Give us a breakBMJ 2019; 364 doi: https://doi.org/10.1136/bmj.l481 (Published 06 February 2019) Cite this as: BMJ 2019;364:l481
All rapid responses
I read with great interest the Editorial, ‘’Give Us a Break’’ by Cat Chatfield and Abi Rimmer. I also enjoyed reading, ‘’Looking after ourselves at work: The importance of being hydrated and fed’’ by Peter A Brennan et al, ‘’The future of doctors’ messes’’ by Abi Rimmer, ‘’Dissecting resilience’’ by Clare Gerada and ‘’Burnout among doctors’’ by Jane B Lemaire & Jean E Wallace. A review of these articles and my personal experience being a junior doctor on the front lines, resonates the same point that ‘’Timely breaks whilst on duty optimize performance and keep the morale of the workforce high’’.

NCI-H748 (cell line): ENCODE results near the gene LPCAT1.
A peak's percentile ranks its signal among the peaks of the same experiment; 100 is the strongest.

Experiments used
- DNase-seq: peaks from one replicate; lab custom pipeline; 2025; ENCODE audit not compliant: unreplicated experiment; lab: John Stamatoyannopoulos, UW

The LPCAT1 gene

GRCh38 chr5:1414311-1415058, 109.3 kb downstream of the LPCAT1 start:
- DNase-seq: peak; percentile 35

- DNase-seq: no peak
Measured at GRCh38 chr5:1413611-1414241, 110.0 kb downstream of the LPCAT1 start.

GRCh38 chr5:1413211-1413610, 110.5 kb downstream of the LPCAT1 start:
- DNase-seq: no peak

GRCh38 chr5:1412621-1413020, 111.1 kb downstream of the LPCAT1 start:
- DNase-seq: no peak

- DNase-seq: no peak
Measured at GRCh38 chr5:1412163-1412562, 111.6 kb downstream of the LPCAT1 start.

In their editorial, Cat and Abi have asked some questions at the start of the article and I am afraid the answer to these questions will be a ‘Big Yes’ from most of the junior doctors working in the healthcare. I have had shifts consisting of long hours where I have not had a chance to take a toilet break or optimally hydrate myself, let alone feed myself. I am quite sure if somebody took my blood at the end of these shifts and analysed my kidney function, they would have found a degree of ‘‘Acute Kidney Injury’’. But most junior doctors for a long time have learnt to live with this reality and what we do is "Keep Calm and Carry On" to provide the best possible care to our patients.
Competing interests: No competing interests